After slashing aid to municipalities by $445 million, Governor Chris Christie has offered them “tool kits” to cushion the blow of expectant property tax increases. A “tool kit,” however, implies pocket wrenches or screw drivers to tinker with a problem until a professional arrives. In essence, the Governor’s plan calls for a 2.5% cap on local property taxes.
Democrats should toss the “tool kits” and instead offer a “jack hammer” to restructure the way we fund local government services – now based on property taxes. It begs the question, if you can’t afford to pay property taxes now, does it really matter they can only go up another 2.5%? Citizens do not need a cap. They need a rollback!
New Jersey property taxes are the highest in the nation. In 2009, the average property tax bill was $7,281. In 2008, $7,045; and in 2007, were at $6,610 while the nation’s average was $4,283. Moreover, New Jersey is home to seven of the top ten counties in the country with the highest median property tax. 90 of our municipalities have an average levy topping $10,000, and an additional 16 exceed $15,000!
As a local tax, the levies are collected for the support of local governmental and educational costs. Our problem is, as the Governor proposes to cut municipal and school aid, local officials will be forced to rely even more on property tax revenue. Homeowners in turn will have to dig deeper in their pockets. It is no wonder many seniors are forced to abandon their homes, while many young persons flee the state to live elsewhere.
This is why the state created property tax relief programs as the Homestead Rebate, Senior Freeze, and the Veterans’ and Disabled Property Tax Deductions. Due to tough economic times however, the Governor has cut these programs in his budget proposal. There will be no homeowner rebates in 2010, and in 2011 they will be slashed by 75%; all while the Senior Freeze program is frozen.
So how will the Governor’s “tool kits” help us? By holding the total tax levy within a municipality to no more than 2.5% per year. And how does he know this is going to help? The model program, “Proposition 2.5” from Massachusetts, significantly lowered property taxes on its citizens.
One slight problem: New Jersey’s structure is vastly different from Massachusetts. First and foremost, when Proposition 2.5 was passed, Massachusetts increased state aid to its local governments by 95%; a 30% increase from the national average at the time. Needless to say, Governor Christies proposal does not offer similar boosts in local aid.
More importantly, the very foundation of raising revenue in New Jersey is different from Massachusetts. New Jersey is the 3rd highest state to rely on property taxes, right behind New Hampshire and Vermont. We barely scratch the surface in other revenue sources like general or selective sales taxes and are ranked in the bottom for licensing fees. For instance, in NJ, retailers pay $50 for a license to sell cigarettes. In NY, to sell that same pack of cigarettes, retailers pay $5,000 to the state.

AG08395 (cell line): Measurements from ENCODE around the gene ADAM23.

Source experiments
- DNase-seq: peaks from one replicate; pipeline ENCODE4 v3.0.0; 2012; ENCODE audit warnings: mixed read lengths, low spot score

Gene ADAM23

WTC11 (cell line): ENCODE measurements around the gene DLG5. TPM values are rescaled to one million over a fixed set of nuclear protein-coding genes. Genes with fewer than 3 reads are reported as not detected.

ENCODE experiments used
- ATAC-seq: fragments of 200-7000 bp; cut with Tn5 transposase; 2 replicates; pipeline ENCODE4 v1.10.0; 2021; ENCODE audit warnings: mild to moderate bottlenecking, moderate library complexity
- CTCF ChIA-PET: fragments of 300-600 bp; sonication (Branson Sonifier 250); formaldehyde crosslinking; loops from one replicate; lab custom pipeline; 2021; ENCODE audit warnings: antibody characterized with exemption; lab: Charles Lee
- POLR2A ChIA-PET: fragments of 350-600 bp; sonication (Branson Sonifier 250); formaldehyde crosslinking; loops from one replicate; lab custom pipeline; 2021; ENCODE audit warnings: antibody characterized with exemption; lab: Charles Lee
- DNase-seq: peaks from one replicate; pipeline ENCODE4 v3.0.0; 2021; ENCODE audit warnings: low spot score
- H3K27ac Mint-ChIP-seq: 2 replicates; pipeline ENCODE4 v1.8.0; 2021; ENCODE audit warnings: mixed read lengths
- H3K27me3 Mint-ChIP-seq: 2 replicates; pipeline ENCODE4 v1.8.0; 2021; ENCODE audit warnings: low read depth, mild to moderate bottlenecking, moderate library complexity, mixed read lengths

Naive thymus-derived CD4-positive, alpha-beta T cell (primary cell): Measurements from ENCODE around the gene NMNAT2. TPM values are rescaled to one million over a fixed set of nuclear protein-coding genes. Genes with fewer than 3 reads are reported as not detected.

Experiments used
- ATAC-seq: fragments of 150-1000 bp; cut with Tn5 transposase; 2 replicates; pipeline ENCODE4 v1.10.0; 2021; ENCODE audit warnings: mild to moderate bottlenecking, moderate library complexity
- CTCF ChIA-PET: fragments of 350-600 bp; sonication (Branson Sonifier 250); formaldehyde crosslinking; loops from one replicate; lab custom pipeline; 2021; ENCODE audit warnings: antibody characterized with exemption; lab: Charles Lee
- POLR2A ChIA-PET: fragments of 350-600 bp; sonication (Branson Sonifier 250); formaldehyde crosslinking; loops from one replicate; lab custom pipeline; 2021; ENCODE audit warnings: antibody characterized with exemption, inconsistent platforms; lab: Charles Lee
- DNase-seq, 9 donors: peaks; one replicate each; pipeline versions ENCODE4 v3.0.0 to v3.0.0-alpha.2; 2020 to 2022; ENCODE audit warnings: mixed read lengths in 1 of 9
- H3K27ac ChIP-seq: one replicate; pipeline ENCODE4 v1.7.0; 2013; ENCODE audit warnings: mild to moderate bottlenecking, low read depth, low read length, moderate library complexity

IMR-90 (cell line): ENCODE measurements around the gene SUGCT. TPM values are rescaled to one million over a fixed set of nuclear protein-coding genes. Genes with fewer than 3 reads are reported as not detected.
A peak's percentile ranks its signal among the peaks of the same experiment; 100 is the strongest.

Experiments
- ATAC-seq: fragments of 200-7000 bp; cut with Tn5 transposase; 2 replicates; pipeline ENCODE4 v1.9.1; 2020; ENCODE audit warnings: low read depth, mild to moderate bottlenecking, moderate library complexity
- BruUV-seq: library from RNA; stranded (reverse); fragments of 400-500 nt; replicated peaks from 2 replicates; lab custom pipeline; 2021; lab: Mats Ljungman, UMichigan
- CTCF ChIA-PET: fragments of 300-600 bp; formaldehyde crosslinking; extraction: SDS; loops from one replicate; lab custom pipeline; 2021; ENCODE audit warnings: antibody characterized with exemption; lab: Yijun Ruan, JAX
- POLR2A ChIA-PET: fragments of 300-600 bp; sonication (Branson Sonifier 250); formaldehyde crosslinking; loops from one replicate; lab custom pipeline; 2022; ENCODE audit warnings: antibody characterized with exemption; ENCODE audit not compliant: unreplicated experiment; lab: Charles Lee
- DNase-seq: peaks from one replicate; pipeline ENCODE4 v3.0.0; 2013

We therefore need to restructure the entire way we fund local government services, not just put a cap on it. In this regard, I have proposed “Proposition NJ”, modeled off of California’s “Proposition 13.” PropNJ starts with the premise that property taxes across the state would be rolled back by 25%. In 1978, California similarly reduced property taxes across the board, but by 57%, and then limited the way municipalities could increase them.
Proposition NJ however, would allow municipalities’ levies to float back up, and in the mean time, give the legislature two years to find alternative means for funding local services. Moreover, PropNJ needs voter approval, who in turn would acknowledge that other funding sources will need to be adjusted, to take the place of property taxes.
These sources of revenue can be based upon other models in states like Massachusetts’ sales tax on clothing priced over $175, or North Carolina’s sales tax on gasoline, cigarettes, liquor. Other states’ claims to lower property taxes are based upon their higher levies on goods and services. For instance, while NJ has no sales taxes on food or clothing, Florida has a 6% tax on clothes, while North Carolina taxes non-prepared groceries at 2%.
In the end, by restructuring the entire tax system with voter approval, NJ can bring more sanity into the way we fund local government. We all know that if property taxes are reduced, other taxes will have to go up. At the same time, a “cap” on property taxes alone will never address the underlying cause of our distress. Proposition NJ creates a new start by mandating a 25% cut and then giving the state time to find other sources of revenue. And by starting out with a reduction, this forces the legislature to act, rather than creating another commission to study the problem.
But in the meantime, if the Governor, or other politician says we can put a “cap” on those taxes, you say, “fuhgeddaboudit!, we need a rollback.”
The author is a Democratic Assemblyman from Princeton